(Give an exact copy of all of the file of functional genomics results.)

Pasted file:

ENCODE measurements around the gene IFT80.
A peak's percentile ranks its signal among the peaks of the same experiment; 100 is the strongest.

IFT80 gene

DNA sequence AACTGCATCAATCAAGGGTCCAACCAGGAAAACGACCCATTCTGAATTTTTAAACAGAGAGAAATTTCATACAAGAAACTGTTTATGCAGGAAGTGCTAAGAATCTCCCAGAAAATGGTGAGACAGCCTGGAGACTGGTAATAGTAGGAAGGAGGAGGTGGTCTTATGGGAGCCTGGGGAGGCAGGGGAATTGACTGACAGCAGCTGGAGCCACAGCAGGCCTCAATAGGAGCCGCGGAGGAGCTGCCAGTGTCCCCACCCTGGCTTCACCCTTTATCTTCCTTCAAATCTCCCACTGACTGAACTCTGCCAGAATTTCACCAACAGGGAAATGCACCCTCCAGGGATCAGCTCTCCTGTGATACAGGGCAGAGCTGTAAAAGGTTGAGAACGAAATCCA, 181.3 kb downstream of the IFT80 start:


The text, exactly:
ENCODE measurements around the gene IFT80.
A peak's percentile ranks its signal among the peaks of the same experiment; 100 is the strongest.

IFT80 gene

DNA sequence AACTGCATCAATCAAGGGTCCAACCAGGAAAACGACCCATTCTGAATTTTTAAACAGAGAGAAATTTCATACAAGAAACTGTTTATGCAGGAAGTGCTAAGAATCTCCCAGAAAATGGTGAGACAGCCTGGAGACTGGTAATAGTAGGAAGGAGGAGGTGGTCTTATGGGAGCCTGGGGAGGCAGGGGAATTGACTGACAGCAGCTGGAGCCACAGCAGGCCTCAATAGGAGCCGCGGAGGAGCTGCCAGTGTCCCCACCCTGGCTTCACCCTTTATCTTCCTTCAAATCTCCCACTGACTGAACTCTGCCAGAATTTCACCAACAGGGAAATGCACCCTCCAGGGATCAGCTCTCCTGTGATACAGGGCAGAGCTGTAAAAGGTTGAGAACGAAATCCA, 181.3 kb downstream of the IFT80 start: